Culture

Ohio’s Symbolic Ban on Abortion for Down Syndrome Sends the Right Message

(Inara Prusakova/Getty)

I have resisted weighing in on the Ohio bill to ban abortion in cases where a baby has been diagnosed with Down syndrome, because the topic is at once terribly personal and terrifically exhausting: personal because I have a nine-year-old daughter with Down syndrome, exhausting because it seems I have spent the past nine years arguing the simple point that a diagnosis of Down syndrome should not be a death sentence.

The Ohio bill, like similar proposals in Indiana, Missouri, and South Dakota, targets abortionists, not mothers, making it a fourth-degree felony to perform an abortion if the provider knows a woman seeks one “solely because of a test result indicating Down syndrome.” It is, at best, a symbolic gesture — abortion for any reason is legal in the United States. A woman seeking an abortion following a positive test for Down syndrome need only tell her doctor a different story, about this being a particularly inconvenient time for her to have a new baby, and — presto change-o — problem solved.

Still, the symbolism is not meaningless. Symbolic laws often have value. Statutes prohibiting discrimination based on race, gender, sexual orientation, and disability may at times be unenforceable — it’s not always possible to prove when such discrimination occurs — but they make a powerful statement about the principles that a society holds dear. Insomuch as the law is the highest expression of our values, we should not pooh-pooh the idea of a law outlawing the Down-syndrome death penalty.

Then again, there are some for whom slavish defense of the right to an abortion is the paramount political symbol. For them, the Ohio bill is beyond the pale. For them, guys like me are “forced birthers,” intent on punishing women by insisting they raise a costly and imperfect child when all they want to do is shake the proverbial Etch A Sketch and try again.

It is often said that the two sides of the abortion debate speak past each other, that they don’t even use the same language. If you ever doubted this, the summer of 2015 should have straightened you out. On the right, the undercover Planned Parenthood videos have awakened the pro-life passions of a Republican party chastened by successful Democratic rhetoric about a “war on women.” On the left, the Planned Parenthood videos have barely registered as a thing worth noticing — in fact, the presumption that the videos were either faked or “deceptively edited” has become gospel.

Among the MSNBC/New York Times crowd, it is the Ohio bill that has roused ire. Particularly indignant has been a peculiar subset of the progressive population: the fiercely pro-abortion parents of children with Down syndrome.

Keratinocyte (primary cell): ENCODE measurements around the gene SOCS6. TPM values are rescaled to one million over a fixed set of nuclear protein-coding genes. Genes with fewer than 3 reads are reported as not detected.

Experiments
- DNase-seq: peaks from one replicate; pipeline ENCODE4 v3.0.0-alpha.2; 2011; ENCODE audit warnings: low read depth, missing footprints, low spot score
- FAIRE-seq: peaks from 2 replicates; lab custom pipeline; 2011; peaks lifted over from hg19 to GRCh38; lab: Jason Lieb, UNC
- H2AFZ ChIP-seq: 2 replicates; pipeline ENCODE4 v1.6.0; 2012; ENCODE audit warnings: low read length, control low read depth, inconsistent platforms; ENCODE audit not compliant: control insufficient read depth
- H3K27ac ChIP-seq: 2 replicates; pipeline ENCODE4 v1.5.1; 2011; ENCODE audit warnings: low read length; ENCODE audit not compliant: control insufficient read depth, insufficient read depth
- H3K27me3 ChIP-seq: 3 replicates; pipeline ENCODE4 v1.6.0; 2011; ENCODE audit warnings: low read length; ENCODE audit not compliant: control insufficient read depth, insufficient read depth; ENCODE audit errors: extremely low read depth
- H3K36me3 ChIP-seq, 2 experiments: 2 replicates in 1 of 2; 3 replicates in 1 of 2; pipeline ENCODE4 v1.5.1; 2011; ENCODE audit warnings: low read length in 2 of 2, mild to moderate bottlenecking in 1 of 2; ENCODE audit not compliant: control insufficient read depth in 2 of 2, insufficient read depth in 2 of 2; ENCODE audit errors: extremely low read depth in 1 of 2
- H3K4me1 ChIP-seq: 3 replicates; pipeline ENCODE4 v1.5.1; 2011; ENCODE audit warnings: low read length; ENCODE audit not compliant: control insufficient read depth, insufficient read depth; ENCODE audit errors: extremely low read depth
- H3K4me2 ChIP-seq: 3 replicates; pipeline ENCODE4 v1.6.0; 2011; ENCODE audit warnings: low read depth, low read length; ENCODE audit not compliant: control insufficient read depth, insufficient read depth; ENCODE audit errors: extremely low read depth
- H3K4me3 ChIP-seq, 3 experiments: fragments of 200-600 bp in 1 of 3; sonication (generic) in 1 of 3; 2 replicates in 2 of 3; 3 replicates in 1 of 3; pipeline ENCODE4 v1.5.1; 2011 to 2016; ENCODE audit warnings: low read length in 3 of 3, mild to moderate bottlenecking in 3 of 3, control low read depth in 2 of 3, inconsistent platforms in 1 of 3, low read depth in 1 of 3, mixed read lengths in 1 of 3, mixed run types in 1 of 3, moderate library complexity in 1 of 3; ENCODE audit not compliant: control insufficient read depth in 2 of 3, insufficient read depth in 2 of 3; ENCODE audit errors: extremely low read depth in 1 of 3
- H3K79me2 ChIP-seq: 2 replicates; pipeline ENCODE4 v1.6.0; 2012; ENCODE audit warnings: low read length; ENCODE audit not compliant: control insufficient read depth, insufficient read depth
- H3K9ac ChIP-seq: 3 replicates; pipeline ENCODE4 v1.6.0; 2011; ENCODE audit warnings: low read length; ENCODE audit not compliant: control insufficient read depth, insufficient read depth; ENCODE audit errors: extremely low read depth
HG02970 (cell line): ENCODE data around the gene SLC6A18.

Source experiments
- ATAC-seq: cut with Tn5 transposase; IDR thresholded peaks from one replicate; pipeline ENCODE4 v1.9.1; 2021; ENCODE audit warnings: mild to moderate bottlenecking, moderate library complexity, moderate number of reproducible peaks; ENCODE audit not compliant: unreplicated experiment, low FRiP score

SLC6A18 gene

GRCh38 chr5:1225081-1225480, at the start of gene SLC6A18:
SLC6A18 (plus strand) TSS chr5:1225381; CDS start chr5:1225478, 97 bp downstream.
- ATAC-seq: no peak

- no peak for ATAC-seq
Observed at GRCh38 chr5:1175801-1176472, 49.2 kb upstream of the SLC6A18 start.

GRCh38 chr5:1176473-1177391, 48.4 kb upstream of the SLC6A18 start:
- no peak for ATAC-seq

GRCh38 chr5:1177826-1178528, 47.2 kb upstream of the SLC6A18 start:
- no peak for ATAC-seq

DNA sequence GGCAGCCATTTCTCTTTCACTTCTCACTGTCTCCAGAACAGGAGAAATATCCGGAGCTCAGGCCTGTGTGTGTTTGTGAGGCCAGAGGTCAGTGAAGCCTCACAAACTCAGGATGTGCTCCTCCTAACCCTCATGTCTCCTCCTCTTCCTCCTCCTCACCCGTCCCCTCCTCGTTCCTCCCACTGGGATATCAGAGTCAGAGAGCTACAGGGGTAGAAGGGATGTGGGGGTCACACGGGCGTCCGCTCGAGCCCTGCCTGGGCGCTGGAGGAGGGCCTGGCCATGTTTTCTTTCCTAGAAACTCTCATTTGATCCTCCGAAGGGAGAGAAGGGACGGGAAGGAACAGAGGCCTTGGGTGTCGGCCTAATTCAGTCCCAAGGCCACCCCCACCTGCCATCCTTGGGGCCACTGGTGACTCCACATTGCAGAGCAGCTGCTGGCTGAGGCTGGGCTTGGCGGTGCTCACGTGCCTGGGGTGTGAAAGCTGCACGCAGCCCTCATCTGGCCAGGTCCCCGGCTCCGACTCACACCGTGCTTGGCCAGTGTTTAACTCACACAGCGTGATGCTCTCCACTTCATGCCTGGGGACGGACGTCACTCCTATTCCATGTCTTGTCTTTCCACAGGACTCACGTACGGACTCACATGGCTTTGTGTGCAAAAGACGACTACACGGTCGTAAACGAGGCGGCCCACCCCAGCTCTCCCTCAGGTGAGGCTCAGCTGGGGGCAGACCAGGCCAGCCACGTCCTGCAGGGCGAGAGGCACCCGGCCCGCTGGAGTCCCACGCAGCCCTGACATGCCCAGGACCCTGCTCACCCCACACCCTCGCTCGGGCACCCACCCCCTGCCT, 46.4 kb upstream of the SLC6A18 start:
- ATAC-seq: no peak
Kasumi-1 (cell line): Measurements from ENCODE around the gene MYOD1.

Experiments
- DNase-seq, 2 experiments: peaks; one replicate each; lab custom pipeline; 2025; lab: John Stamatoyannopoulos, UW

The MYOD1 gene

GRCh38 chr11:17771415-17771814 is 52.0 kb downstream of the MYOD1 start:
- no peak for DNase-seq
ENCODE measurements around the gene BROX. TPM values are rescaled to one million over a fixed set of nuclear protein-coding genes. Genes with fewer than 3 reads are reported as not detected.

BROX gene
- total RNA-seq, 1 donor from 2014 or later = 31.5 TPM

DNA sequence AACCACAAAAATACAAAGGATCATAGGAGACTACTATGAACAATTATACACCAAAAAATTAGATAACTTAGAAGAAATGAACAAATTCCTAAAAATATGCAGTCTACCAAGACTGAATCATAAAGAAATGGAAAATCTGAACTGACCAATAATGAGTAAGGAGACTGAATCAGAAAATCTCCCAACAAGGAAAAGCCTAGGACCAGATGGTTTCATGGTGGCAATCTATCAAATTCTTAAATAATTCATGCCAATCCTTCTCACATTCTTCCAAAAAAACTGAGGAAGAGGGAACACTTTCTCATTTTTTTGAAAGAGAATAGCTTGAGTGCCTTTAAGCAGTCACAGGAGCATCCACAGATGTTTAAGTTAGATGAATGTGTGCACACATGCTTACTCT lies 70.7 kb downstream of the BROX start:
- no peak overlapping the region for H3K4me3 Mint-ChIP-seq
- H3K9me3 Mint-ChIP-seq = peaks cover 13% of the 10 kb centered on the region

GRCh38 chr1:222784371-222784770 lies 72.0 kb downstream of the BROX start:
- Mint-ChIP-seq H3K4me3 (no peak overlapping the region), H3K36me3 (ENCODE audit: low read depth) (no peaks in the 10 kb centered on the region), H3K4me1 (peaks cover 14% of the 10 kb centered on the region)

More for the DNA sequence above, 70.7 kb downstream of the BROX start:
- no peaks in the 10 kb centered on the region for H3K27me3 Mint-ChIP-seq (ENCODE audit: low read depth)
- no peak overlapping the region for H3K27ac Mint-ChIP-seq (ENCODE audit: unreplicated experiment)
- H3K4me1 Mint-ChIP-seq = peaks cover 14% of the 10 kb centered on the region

In recent weeks, several high-profile mainstream media outlets have given a platform to these activists. Last week, Yahoo!’s website Parenting ran a column by Hallie Levine titled “If I Knew My Daughter Had Down Syndrome, I Would Have Aborted Her—All Women Should Have That Right.” (Can you imagine Yahoo! publishing a Parenting column titled “If I Knew My Daughter Would Become a Drug Addict, I Would Have Aborted Her” or “If I Knew My Daughter Would Fail to Reach her Full Potential, I Would Have Aborted Her?” Not too likely, is it?)

Ohio’s probably unenforceable symbolic law sends precisely the right message: Down syndrome should not be a death sentence.

Levine says the Ohio bill sends the wrong message “that the decision to have an abortion stems from misguided ignorance and fears and selfishness — rather than a genuine concern for the well-being of our unborn child.” I have written previously about the claim that killing a child can be an act of love. The moral depravity of such a view should be self-evident. Don’t you wonder what will happen when Ms. Levine’s daughter grows up and reads that her mother would have erased her existence had she only known this one thing — a thing that, by the way, most parents of children with Down syndrome will tell you doesn’t define a child’s existence or limit her possibilities in life? I do.

Anyway, Levine is dead wrong. Ohio’s probably unenforceable symbolic law sends precisely the right message: Down syndrome should not be a death sentence.

This week, the New York Times jumped into the debate, publishing an op-ed by Mark Lawrence Schrad, a Villanova University political scientist and the pro-choice father of a little girl with Down syndrome. His claim? The Ohio law would lead to mass social chaos in the form of “increased stresses on the family, bankruptcies and an influx of children with disabilities into orphanages and foster care.” There is a barely detectable element of classism in Schrad’s argument. A sophisticated and relatively well-off college professor can handle raising such a child, you see, but it’s unfair to impose such a burden on the lower classes, already so riven by “stresses on the family” and unlikely to be able to handle raising a deformed baby. Let’s just avoid this unpleasantness, shall we, and bow at the convenient and politically superior altar of choice.

It’s hard not to feel sorry for these parents, so blinded by their faith in the religion of abortion that they fail to see the weird ethical corner they have painted themselves into. “The life of my child has value,” they seem to be saying, “but I can understand why you’d want to kill yours.”

What could inspire such a twisted take on parenting? Simple. To the liberal-progressive-Democratic Left, nothing matters more than abortion.

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